“If the nodule gets bigger by more than 3 millimeters — because anything less than 3 millimeters is measurement variation that may not reflect a true increase in size — or if the volume grows by more than 75% – 100%, we can be confident the nodule is growing and should be considered for therapeutic intervention. Likewise, if the nodule is sitting on the edge of the thyroid and looks like it is starting to grow into the thyroid capsule, or if we identify metastatic thyroid cancer in cervical lymph nodes, that would take us to surgery,” Tuttle says. He says that the safety of waiting and operating if a tumor begins to grow has been documented by many studies.

Sosa says that there are many nonmedical factors — being uninsured or underinsured, or a low socioeconomic or difficult job status — that can make the follow-up process impractical for many patients. “I have had patients who live in a rural community in poverty, who manage to get to a physician for consultation and say, ‘It took everything for me to get here. I cannot come back.’ That patient can’t be followed. They cannot return every six months for tests. They should have surgery,” Sosa says. Observation also puts a huge compliance requirement on the patient.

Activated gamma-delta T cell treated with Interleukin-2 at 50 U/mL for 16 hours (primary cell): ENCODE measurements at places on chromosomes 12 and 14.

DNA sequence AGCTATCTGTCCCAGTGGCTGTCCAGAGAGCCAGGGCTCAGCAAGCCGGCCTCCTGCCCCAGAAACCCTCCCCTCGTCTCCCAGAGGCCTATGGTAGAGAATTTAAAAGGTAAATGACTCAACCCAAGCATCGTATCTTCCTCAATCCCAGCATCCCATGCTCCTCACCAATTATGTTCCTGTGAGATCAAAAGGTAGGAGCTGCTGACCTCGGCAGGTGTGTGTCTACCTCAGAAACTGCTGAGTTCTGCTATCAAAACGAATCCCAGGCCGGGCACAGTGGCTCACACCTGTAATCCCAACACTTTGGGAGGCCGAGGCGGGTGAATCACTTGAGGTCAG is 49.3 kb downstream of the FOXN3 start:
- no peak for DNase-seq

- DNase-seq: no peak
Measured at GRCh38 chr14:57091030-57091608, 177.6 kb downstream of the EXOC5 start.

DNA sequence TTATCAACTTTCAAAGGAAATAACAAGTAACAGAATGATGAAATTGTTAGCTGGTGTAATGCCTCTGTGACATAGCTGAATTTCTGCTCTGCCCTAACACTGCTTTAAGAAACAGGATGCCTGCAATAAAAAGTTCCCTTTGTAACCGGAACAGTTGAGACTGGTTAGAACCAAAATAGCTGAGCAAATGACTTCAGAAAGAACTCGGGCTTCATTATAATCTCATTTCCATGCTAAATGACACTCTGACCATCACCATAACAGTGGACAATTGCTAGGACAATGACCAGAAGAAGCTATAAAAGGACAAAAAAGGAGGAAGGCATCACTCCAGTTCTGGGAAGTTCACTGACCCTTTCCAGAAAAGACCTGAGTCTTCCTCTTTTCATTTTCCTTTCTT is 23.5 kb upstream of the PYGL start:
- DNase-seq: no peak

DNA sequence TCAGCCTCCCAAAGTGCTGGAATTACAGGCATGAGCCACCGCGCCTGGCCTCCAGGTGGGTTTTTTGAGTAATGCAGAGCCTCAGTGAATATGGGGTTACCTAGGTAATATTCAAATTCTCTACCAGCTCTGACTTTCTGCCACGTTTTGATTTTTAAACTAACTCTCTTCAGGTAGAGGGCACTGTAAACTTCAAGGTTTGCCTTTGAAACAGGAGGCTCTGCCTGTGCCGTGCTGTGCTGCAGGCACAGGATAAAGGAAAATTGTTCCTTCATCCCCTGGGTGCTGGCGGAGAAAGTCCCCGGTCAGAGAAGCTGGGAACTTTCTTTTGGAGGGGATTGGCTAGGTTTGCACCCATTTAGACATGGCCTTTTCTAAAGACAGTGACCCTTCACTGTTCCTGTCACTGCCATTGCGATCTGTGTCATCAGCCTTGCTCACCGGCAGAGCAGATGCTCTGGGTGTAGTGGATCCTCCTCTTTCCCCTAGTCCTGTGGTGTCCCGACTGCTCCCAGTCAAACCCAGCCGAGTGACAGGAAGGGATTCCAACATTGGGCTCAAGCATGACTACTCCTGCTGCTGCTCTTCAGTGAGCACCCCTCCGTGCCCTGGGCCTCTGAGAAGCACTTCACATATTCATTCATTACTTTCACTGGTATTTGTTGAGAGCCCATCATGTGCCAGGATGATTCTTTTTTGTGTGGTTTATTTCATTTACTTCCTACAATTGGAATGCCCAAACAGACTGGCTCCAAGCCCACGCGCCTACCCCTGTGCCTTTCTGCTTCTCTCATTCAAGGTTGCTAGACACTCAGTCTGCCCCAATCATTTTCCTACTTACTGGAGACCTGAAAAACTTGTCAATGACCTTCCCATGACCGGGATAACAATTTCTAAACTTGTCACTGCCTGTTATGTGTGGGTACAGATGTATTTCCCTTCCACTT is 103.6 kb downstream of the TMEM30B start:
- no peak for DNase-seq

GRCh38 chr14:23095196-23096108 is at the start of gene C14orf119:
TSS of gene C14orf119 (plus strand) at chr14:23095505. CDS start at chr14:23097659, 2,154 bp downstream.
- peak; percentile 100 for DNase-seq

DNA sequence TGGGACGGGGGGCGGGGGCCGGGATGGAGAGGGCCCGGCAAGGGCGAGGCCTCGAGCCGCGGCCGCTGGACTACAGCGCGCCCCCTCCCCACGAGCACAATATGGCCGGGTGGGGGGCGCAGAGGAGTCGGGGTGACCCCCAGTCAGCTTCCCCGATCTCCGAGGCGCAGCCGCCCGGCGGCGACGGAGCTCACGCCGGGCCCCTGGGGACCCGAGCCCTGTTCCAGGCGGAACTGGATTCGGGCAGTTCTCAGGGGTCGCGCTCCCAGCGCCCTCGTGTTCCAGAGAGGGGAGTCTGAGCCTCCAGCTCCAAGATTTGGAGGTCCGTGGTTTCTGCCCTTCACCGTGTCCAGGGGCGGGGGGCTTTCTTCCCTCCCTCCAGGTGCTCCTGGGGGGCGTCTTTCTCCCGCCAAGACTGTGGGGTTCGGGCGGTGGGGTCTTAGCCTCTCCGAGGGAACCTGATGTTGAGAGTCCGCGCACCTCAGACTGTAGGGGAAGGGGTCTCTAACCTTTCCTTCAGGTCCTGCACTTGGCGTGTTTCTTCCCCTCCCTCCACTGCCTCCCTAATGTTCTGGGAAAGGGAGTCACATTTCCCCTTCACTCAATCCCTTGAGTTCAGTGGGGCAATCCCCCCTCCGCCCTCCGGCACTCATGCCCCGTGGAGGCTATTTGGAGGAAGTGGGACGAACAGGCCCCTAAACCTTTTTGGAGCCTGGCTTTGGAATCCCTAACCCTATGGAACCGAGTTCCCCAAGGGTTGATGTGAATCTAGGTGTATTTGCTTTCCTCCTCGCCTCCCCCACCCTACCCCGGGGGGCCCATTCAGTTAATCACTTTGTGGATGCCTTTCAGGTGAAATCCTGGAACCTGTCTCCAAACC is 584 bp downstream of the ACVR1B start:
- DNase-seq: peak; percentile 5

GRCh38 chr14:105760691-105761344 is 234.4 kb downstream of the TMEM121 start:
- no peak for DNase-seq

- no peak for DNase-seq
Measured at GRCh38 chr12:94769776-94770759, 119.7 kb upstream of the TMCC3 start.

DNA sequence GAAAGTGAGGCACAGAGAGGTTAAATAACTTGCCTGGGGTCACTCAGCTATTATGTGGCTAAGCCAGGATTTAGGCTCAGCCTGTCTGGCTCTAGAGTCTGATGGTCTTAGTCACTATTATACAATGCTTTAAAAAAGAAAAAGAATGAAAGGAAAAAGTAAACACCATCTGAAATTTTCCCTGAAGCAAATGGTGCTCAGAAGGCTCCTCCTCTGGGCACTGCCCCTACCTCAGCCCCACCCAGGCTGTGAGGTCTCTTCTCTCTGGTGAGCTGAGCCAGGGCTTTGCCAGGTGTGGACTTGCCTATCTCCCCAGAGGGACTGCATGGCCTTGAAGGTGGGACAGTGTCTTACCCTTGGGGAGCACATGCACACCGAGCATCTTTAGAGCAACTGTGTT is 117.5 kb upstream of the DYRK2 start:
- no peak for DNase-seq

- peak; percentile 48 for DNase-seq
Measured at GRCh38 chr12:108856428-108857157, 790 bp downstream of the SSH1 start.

“You talk to the patient. You discuss the risks and benefits of different approaches and see what risk they are willing to accept for the benefit. The patient is always queen or king. The patient should hear the arguments, and then make the right decision for them.”

Julie Ann Sosa, MD, MA, professor and chair of the Department of Surgery, University of California San Francisco

The Patient Is Queen